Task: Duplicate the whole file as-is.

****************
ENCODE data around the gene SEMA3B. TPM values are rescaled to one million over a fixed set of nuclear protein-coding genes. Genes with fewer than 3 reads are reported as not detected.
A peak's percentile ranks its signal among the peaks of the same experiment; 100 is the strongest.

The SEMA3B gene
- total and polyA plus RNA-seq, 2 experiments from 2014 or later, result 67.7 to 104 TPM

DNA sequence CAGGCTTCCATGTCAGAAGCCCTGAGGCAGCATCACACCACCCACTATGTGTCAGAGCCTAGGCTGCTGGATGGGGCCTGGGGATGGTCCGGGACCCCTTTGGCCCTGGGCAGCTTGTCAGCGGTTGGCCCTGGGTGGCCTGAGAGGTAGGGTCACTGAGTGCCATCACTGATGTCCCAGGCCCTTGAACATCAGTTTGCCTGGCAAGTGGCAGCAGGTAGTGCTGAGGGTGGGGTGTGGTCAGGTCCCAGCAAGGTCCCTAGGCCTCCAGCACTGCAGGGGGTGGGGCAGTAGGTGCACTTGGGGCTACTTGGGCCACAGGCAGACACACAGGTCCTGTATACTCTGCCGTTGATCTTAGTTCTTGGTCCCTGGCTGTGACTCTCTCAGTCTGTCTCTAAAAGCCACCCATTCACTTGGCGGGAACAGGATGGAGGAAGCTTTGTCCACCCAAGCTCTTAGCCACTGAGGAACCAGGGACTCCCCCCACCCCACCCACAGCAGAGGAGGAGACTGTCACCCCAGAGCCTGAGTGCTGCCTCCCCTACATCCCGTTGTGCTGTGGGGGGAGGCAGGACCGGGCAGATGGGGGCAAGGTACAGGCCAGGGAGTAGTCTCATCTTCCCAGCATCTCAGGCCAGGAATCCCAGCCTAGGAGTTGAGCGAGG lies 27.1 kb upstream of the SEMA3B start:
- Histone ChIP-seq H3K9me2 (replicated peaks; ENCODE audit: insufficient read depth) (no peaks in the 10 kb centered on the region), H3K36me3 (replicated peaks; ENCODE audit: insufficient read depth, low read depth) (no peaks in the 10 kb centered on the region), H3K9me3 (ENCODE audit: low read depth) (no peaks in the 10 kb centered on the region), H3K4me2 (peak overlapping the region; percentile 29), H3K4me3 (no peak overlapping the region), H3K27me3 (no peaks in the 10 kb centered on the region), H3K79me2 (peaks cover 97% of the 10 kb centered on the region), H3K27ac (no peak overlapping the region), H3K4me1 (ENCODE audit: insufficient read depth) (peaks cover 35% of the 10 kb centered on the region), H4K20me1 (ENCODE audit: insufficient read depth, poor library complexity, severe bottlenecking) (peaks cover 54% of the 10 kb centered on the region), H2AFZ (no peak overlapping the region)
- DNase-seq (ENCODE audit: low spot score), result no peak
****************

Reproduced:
ENCODE data around the gene SEMA3B. TPM values are rescaled to one million over a fixed set of nuclear protein-coding genes. Genes with fewer than 3 reads are reported as not detected.
A peak's percentile ranks its signal among the peaks of the same experiment; 100 is the strongest.

The SEMA3B gene
- total and polyA plus RNA-seq, 2 experiments from 2014 or later, result 67.7 to 104 TPM

DNA sequence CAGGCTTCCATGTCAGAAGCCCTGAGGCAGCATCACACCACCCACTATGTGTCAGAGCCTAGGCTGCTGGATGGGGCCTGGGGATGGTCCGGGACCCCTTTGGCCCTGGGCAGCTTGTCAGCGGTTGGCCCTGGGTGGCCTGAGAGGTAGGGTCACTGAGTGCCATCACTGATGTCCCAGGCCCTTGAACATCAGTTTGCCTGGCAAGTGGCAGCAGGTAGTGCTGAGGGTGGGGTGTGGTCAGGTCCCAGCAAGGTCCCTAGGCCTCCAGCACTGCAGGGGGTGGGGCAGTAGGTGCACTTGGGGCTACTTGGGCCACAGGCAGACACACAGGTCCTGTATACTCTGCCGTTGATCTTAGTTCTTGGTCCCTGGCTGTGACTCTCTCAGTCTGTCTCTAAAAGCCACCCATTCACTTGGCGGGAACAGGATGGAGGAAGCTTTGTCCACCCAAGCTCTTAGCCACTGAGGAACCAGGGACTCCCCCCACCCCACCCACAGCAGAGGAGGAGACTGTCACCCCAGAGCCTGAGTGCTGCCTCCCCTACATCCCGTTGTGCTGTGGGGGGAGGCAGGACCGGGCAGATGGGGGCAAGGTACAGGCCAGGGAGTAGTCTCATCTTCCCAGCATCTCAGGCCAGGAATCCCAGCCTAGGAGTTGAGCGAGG lies 27.1 kb upstream of the SEMA3B start:
- Histone ChIP-seq H3K9me2 (replicated peaks; ENCODE audit: insufficient read depth) (no peaks in the 10 kb centered on the region), H3K36me3 (replicated peaks; ENCODE audit: insufficient read depth, low read depth) (no peaks in the 10 kb centered on the region), H3K9me3 (ENCODE audit: low read depth) (no peaks in the 10 kb centered on the region), H3K4me2 (peak overlapping the region; percentile 29), H3K4me3 (no peak overlapping the region), H3K27me3 (no peaks in the 10 kb centered on the region), H3K79me2 (peaks cover 97% of the 10 kb centered on the region), H3K27ac (no peak overlapping the region), H3K4me1 (ENCODE audit: insufficient read depth) (peaks cover 35% of the 10 kb centered on the region), H4K20me1 (ENCODE audit: insufficient read depth, poor library complexity, severe bottlenecking) (peaks cover 54% of the 10 kb centered on the region), H2AFZ (no peak overlapping the region)
- DNase-seq (ENCODE audit: low spot score), result no peak